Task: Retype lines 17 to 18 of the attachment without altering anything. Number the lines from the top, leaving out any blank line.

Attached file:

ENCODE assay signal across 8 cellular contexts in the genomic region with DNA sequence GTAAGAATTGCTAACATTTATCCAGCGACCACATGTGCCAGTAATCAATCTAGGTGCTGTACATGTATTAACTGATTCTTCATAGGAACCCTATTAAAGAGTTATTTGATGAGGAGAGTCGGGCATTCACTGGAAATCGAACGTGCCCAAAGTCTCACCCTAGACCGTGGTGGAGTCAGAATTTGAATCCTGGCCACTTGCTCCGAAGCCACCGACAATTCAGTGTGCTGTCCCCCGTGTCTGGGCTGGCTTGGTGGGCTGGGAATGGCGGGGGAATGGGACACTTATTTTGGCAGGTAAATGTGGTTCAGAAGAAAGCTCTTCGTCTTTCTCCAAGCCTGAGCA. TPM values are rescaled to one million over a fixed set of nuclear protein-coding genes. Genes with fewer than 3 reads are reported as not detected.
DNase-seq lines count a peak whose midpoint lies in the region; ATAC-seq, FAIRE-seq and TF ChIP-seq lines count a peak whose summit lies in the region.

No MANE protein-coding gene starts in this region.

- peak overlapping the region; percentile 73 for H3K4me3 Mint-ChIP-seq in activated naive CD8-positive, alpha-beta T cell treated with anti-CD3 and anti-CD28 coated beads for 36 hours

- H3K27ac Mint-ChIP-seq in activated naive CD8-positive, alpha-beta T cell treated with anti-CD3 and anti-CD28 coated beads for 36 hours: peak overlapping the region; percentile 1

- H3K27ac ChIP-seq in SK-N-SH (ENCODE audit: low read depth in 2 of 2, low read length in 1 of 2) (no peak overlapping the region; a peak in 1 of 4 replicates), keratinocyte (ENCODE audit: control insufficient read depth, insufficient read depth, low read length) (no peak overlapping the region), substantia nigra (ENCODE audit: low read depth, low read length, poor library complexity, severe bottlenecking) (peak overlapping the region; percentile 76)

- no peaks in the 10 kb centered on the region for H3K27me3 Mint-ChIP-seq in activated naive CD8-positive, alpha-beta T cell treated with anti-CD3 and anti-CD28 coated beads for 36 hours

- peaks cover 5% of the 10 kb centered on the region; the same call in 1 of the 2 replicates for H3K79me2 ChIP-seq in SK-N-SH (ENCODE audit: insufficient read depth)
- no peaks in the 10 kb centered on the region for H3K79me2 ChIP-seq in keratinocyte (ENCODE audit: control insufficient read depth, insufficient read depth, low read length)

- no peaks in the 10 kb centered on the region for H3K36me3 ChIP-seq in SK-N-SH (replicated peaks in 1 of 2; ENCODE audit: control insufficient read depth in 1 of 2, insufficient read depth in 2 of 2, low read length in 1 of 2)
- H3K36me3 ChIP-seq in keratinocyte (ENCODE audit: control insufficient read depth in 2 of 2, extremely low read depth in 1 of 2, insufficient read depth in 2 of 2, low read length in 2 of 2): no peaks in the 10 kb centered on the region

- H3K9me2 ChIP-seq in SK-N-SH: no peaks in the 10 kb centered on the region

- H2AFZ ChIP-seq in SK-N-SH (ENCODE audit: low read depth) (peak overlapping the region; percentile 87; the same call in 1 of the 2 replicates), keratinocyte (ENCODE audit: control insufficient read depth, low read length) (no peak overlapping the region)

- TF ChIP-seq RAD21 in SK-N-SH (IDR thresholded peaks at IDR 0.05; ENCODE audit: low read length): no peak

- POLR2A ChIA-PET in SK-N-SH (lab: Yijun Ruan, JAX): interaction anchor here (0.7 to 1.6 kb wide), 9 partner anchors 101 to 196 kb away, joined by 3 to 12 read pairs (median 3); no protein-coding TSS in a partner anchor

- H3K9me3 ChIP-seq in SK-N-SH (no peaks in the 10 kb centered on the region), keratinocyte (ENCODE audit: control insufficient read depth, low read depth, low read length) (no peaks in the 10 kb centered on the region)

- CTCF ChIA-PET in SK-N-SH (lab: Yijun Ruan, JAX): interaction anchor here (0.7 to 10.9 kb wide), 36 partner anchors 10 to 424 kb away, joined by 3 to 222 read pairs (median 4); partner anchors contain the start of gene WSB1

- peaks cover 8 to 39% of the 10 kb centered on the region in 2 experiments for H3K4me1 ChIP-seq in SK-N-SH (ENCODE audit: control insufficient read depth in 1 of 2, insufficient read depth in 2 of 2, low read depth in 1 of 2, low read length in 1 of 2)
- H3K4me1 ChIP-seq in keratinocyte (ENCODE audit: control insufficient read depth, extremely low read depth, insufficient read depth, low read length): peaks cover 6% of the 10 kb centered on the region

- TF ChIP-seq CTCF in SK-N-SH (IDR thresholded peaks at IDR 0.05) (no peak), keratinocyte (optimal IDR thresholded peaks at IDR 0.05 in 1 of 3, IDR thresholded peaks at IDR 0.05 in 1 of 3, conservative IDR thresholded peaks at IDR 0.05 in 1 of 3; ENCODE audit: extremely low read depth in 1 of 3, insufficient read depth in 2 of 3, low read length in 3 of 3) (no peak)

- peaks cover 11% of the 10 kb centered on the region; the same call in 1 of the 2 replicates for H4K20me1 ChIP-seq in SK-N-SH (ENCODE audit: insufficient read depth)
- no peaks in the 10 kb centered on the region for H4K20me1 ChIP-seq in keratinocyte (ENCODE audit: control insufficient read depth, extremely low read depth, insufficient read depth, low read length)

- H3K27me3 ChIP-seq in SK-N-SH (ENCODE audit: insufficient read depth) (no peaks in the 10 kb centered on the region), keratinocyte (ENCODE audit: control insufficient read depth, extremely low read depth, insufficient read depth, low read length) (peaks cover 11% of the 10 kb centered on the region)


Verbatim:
- CTCF ChIA-PET in SK-N-SH (lab: Yijun Ruan, JAX): interaction anchor here (0.7 to 10.9 kb wide), 36 partner anchors 10 to 424 kb away, joined by 3 to 222 read pairs (median 4); partner anchors contain the start of gene WSB1

- peaks cover 8 to 39% of the 10 kb centered on the region in 2 experiments for H3K4me1 ChIP-seq in SK-N-SH (ENCODE audit: control insufficient read depth in 1 of 2, insufficient read depth in 2 of 2, low read depth in 1 of 2, low read length in 1 of 2)